Electric Charcoal Starter – These are basically a metal loop attached to a handle which plugs into a standard power outlet. The electrical supply creates a current in the metal loop which heats it to very high heat, similar to an electric stove burner. This heat is used to ignite your charcoal. These electric charcoal starters are generally available in home supply stores and anywhere grills and barbecue supplies are sold. How to use it – Spread a layer of charcoal briquets on your charcoal grate in your barbecue. Next, lay the metal loop of your electric charcoal starter on top of this layer of charcoal. Then cover the starter with more charcoal. Plug in the electric starter and wait. After about 8 to 12 minutes the coals around the starter have ignited sufficiently, getting a grey ash covering their surface, to get the rest of the coals around them started. Unplug your charcoal starter and remove it. You may need to wait a while longer before the rest of your charcoal has ignited and the majority of briquets have a layer of grey ash on their surface. Pros – The electric charcoal starter is an easy way to start your grill. You don't need to deal with flames, flammable materials or matches. There are no chemicals involved and it is reusable. Cons – Obviously, you need an electrical outlet nearby your grill for this to work. If you are grilling at a park, beach or campground, this may not be practical. Occasionally these can take a bit longer to start your charcoal but are generally faster than using lighter fluid.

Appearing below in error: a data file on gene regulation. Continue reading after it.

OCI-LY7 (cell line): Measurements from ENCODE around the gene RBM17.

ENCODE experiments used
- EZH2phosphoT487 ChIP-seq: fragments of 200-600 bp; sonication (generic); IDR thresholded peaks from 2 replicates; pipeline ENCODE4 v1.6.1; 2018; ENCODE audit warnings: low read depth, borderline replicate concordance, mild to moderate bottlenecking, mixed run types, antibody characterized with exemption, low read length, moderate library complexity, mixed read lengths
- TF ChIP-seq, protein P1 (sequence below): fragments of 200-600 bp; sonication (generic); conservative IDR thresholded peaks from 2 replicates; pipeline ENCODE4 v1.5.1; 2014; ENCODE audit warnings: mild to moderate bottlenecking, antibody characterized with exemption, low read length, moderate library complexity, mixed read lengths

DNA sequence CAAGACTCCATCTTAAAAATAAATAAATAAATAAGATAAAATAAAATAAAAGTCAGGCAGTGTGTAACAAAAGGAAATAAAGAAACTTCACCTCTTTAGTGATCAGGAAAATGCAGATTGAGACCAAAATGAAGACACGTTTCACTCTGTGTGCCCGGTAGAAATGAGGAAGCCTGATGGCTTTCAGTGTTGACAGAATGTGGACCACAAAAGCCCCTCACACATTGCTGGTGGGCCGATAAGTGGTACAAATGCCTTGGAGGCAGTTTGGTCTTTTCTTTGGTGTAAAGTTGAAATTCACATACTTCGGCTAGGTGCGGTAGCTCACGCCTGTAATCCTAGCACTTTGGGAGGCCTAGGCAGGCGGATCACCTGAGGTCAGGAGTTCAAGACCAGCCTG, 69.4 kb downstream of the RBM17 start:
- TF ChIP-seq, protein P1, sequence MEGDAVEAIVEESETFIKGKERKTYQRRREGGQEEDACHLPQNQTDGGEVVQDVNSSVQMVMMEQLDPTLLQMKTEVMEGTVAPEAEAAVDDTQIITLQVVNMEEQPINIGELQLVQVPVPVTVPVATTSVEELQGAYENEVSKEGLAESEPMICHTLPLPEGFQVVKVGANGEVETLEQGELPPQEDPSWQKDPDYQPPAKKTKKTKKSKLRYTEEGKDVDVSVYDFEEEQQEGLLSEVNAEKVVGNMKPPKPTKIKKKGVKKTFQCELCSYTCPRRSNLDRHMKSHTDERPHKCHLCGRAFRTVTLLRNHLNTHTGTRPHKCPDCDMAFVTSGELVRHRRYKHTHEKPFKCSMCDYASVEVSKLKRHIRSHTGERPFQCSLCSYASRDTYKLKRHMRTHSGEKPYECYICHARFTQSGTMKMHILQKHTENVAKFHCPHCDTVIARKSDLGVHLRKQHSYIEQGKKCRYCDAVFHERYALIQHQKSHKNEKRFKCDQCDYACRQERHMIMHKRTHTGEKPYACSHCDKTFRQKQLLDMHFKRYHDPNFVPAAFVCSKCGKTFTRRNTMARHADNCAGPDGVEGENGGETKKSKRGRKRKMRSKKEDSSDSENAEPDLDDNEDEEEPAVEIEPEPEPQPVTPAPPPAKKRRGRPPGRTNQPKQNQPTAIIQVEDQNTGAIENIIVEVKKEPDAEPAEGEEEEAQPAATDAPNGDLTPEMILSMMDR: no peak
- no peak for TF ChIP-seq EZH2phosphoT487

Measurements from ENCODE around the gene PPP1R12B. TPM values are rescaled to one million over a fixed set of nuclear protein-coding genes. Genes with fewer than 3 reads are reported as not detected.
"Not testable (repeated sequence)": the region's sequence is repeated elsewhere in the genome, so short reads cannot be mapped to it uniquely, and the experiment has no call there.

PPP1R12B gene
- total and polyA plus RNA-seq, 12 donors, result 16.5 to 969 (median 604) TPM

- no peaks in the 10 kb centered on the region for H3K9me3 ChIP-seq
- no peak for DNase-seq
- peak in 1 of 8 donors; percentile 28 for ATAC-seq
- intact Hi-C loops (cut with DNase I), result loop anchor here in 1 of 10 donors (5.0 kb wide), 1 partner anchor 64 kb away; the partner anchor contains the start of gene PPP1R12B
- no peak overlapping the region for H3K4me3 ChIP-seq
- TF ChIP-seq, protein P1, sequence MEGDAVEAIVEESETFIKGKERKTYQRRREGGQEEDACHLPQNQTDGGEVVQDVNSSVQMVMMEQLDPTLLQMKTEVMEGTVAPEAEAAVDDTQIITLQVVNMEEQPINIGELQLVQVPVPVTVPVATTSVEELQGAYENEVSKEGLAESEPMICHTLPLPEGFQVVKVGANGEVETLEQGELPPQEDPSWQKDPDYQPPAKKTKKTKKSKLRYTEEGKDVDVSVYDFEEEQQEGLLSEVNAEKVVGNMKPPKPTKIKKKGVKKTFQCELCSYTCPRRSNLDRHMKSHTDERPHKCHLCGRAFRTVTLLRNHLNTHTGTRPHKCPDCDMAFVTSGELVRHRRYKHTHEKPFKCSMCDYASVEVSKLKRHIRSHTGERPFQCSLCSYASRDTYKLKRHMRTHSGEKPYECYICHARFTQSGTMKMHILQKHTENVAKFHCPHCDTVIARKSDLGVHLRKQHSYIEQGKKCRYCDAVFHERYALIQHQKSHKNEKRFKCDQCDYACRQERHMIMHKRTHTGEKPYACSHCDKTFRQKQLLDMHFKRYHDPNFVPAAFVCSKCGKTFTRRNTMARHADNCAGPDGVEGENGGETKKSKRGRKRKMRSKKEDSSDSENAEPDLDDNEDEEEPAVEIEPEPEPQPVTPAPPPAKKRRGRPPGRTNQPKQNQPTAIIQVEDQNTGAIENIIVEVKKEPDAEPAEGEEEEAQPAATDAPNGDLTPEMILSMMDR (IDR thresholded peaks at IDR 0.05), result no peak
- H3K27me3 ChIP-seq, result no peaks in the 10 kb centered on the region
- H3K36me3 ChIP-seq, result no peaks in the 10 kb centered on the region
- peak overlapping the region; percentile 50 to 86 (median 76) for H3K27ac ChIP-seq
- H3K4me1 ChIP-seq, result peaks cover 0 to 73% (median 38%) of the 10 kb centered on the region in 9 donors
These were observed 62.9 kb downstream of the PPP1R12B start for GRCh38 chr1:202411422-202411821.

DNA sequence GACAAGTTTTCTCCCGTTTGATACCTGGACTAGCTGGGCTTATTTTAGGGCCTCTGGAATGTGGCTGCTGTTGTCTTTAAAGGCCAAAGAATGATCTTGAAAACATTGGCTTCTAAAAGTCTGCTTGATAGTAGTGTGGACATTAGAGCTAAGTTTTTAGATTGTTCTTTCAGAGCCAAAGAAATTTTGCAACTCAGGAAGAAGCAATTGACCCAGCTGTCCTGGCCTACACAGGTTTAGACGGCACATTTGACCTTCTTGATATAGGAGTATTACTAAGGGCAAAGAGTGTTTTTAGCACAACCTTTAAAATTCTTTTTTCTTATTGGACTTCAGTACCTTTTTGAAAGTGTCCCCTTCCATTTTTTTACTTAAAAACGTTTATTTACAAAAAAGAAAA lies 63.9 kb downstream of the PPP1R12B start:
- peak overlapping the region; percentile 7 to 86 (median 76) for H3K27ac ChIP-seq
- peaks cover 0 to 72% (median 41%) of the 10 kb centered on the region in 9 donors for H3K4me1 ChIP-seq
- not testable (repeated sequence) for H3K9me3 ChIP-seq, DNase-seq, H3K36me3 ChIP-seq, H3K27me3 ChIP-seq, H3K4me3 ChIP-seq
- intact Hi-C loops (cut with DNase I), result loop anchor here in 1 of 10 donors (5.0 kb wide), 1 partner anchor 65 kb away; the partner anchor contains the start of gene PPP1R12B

Charcoal Chimney Starter – This is my personal favourite way to start my charcoal! Chimney starters can also be found in most home supply stores and anywhere grills and barbecue supplies are sold. I recommend finding the largest chimney you can find so that all your charcoal can be started in one step. I personally use the large Weber brand chimney starter which is widely available. Otherwise, after the charcoal in the chimney is dumped out, you have to add more briquets that take time to ignite off of the initial charcoal. If you have a very large grill, another option is to use two or more chimneys at the same time to get your charcoal ready. How to use it – The chimney is basically a large cylindrical metal tube with a large handle and a metal grate in the middle to hold your charcoal. The bottom edge has holes in the metal sides to light your fire. The first step is to fill the top portion of your chimney with charcoal. Fill to just below the top rim, but avoid over-filling it. Next, crumple up two or three pieces of newspaper and place them in the bottom part of the chimney from below (below the grate holding is easy to use. It ignites all your charcoal quickly and does not require any chemical starters. It is reusable and lasts a long time. Cons – Very rarely, your charcoal will not ignite with the first try and will require the addition of one or two more pieces of wadded up newspaper. Otherwise, the only downside to the chimney fire starter is that you need a few pieces of newspaper handy to get it lit!
Well there you have it!
Three options for starting your charcoal for easier, quicker outdoor grilling. These are not the only ways to start charcoal, but they are the most common and in my opinion the more reliable and easy. Now try some tasty recipes such as my tips for barbecue starters.